Review: The Late-in-the-Day Realisation that the Utopian Industrial Cities of the Videogames of Your Youth will Never Come Into Being

pictured: not likely, all in all

What’s being tested?

The awareness of the fact that the dreamlike metropolises that formed the basis of many of the stages or levels of several of the computer games from the late eighties to the mid nineties are not, in fact, a practical reality (for reasons including a lack of understanding of the fundamentals of social and urban development, among other things) and will almost certainly not be evidenced in reality within at least a century, if ever.

What we found

Pros: Our testers found that being able to move on from the idea that the cities that form the focus of the realisation on test will not come into being was, on the whole, a positive, given that the towns, capitals and retail outlets that do exist in this time period have most likely been unfairly judged by unrealistic standards up until the point of the new understanding. We found it easier to appreciate shopping centres and municipal car parks, for example, after coming to the conclusion that they could not and would not be ‘enhanced’ by launcher primed speedways, multi-coloured pinball bumpers or a giant fruit machine. We also felt that, while pedestrian in design and purpose, the shallow entrance ramp of a public library was, in most cases, preferable to a 360 degree loop or an unexpected spike trap/bottomless chasm.

In fact, our testers  mentioned that these idealised cities had a noticeable lack of general civic mindedness – the absence of basic commodities like shops, schools, bus stops and public toilets hint at a severe mismanagement of public resources on the part of the (largely invisible) councillors and government officials in charge of developing said fictional living spaces. We found that the majority of the resources implicitly available to the governing body in each instance were channelled into producing oversized springs, awkwardly placed conveyor belts and anti aircraft defences, even in areas in no immediate danger of aerial attack or in any need of springing things very high into the air.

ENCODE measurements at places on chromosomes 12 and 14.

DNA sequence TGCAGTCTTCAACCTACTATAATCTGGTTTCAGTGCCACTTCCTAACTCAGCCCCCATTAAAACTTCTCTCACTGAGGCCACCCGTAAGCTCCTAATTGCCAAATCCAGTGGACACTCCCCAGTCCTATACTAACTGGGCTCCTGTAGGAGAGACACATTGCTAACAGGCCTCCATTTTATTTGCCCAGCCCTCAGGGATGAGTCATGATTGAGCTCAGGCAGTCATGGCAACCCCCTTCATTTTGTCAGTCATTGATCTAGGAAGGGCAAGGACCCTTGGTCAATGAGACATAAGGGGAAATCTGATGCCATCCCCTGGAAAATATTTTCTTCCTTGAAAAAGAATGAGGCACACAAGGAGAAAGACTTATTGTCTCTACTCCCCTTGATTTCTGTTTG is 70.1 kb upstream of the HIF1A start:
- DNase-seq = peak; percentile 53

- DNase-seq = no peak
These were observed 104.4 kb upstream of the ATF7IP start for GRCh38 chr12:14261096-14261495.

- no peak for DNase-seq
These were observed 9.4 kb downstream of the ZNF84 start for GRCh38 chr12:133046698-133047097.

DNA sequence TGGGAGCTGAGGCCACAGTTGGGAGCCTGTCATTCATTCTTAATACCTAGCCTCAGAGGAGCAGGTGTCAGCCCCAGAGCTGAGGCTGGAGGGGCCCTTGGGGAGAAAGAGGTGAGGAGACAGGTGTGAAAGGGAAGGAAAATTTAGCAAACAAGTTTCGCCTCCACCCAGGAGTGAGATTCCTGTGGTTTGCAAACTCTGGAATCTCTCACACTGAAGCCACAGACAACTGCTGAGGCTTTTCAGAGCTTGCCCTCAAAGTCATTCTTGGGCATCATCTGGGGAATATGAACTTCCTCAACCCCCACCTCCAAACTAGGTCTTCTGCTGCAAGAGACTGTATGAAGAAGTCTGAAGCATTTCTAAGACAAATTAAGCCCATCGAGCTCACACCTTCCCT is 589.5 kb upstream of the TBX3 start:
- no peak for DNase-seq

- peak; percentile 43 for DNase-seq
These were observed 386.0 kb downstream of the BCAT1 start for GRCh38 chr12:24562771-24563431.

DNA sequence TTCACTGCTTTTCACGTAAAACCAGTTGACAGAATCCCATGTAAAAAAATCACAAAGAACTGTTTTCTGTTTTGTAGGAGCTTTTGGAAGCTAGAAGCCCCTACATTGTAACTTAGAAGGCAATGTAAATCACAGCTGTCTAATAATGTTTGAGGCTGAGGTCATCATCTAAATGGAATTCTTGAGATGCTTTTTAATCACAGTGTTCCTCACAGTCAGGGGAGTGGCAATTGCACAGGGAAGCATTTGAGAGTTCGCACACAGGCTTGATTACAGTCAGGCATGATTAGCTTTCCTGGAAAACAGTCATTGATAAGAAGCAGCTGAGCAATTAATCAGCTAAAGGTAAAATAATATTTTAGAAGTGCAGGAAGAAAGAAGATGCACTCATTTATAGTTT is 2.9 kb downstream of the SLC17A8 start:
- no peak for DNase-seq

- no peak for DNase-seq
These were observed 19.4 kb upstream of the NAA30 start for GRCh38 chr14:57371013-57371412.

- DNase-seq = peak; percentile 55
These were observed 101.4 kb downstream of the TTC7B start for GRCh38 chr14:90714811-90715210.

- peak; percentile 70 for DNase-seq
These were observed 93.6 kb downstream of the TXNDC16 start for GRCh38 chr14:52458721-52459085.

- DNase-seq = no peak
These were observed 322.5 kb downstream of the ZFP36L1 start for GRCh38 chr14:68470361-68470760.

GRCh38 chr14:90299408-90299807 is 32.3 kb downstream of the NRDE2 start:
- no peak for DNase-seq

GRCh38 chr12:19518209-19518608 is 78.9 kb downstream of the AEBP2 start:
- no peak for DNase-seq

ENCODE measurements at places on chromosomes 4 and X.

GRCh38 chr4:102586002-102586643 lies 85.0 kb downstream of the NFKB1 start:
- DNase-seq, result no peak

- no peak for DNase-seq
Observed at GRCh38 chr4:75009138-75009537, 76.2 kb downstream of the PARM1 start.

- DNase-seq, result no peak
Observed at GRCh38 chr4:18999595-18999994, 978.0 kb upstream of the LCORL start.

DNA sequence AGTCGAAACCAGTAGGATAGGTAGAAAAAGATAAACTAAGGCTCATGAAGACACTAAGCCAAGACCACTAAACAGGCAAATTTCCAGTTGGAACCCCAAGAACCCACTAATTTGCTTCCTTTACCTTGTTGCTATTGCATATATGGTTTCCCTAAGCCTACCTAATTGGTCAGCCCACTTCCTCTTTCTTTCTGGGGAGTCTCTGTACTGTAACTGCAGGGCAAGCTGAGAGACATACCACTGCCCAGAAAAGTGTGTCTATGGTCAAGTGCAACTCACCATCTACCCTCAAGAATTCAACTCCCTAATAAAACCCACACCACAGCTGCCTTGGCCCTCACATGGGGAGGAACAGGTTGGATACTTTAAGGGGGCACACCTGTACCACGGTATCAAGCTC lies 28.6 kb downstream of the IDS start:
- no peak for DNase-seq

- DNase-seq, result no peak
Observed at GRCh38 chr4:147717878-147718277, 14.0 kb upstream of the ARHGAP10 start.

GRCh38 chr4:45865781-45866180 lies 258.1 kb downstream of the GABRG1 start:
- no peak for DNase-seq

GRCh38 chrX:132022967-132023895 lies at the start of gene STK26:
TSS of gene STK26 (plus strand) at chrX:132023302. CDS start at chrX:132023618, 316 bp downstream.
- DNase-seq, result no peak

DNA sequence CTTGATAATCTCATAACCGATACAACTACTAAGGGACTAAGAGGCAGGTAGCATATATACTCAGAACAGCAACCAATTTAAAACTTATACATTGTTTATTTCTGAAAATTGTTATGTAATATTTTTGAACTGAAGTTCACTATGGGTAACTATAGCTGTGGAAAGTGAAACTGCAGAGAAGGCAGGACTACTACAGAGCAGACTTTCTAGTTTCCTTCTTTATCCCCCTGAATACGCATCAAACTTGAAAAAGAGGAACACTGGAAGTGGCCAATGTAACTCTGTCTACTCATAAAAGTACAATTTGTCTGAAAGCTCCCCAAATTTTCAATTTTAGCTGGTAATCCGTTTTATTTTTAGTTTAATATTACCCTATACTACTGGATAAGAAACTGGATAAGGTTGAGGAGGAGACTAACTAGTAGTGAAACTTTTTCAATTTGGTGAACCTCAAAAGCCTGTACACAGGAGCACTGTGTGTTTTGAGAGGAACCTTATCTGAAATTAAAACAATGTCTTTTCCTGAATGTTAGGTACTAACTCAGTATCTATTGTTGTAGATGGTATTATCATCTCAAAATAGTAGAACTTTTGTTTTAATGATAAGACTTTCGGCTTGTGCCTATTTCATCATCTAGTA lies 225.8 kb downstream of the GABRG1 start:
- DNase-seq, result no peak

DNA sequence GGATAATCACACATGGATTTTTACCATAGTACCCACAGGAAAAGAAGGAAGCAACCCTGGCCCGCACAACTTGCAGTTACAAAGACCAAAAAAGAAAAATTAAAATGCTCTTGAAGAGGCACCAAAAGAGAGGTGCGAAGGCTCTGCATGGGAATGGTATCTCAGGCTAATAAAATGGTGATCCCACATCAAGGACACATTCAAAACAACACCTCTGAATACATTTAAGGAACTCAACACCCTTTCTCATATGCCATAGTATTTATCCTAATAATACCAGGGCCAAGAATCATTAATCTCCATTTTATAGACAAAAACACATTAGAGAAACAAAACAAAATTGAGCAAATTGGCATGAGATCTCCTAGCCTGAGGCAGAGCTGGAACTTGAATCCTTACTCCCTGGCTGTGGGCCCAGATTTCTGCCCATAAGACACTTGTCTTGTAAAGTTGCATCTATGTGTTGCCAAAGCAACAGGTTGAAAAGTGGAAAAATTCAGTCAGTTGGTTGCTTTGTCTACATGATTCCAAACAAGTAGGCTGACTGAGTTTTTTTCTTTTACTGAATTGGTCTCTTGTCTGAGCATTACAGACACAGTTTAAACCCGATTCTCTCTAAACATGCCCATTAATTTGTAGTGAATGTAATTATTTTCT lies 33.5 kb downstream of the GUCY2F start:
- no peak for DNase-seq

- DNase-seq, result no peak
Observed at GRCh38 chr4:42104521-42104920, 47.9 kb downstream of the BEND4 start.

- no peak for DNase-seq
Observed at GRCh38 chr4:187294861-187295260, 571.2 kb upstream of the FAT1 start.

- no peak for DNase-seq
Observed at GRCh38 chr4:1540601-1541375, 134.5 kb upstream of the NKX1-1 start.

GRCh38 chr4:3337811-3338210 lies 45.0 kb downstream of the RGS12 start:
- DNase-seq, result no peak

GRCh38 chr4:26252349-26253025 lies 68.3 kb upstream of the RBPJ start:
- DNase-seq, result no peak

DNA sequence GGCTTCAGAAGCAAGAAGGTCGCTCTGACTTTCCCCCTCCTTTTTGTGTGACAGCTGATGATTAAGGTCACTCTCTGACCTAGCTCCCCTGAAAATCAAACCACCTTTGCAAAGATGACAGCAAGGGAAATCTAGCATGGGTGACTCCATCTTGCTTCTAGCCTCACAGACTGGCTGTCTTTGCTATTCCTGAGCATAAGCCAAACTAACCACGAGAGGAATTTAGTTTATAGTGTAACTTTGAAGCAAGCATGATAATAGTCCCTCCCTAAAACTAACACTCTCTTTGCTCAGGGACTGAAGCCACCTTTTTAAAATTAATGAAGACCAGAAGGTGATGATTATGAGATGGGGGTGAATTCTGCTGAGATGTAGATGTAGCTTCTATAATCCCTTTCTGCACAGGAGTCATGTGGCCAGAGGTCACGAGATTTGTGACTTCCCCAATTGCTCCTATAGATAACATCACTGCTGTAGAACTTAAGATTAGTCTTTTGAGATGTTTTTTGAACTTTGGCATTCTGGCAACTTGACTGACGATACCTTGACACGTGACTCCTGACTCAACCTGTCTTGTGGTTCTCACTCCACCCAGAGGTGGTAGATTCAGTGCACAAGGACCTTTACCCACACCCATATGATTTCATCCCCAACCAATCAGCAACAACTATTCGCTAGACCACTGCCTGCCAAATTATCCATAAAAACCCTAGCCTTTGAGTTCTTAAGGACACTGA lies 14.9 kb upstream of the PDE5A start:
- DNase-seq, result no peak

As such, jettisoning the hope that such environments may one day come into being could be seen as a step in the right direction.

Cons: It was felt that surrendering the dream of living in a cool futuristic speedway city of the future would also mean giving up on the idea that 16 bit dance music might one day be piped into the streets, and that cool impractical animal-robots-with-healthy-merchandising-potential on every street corner would not soon be a likelihood. Our testers mentioned that giving up on all of this would also mean that your careers advisor was right about something. We  found that it was difficult to accept that the transient, romanticised neon electronic nightlife of each fictional metropolis would never be experienced, and that we would have to stick to going down the pub once in a while, like everyone else. We found that it was difficult to accept that, when we were 6, those lights we saw in the distance at 3 o’clock in the morning from the back seat of our parents car on the M25 really were just Birmingham.


Ultimately, we found that while the ramifications of this realisation would take some time to adjust to, we had not been unaware of its likelihood, but rather had been deferring truly facing up to it. Our testers felt that this realisation was largely preferable to realising that Gran Hated You, Driving Somewhere Isn’t Impressive and Life Isn’t Like That. We also found that there was some solace to be found in the notion that Big Robot Suits were still very much a thing of the next few years, tops, and that at least we weren’t wasting our lives waiting for the technology to Catch Wild Animals in Cruel Metal Balls with the Intention of Getting Them to Fight One Another, which would be, on balance, a bit lame.


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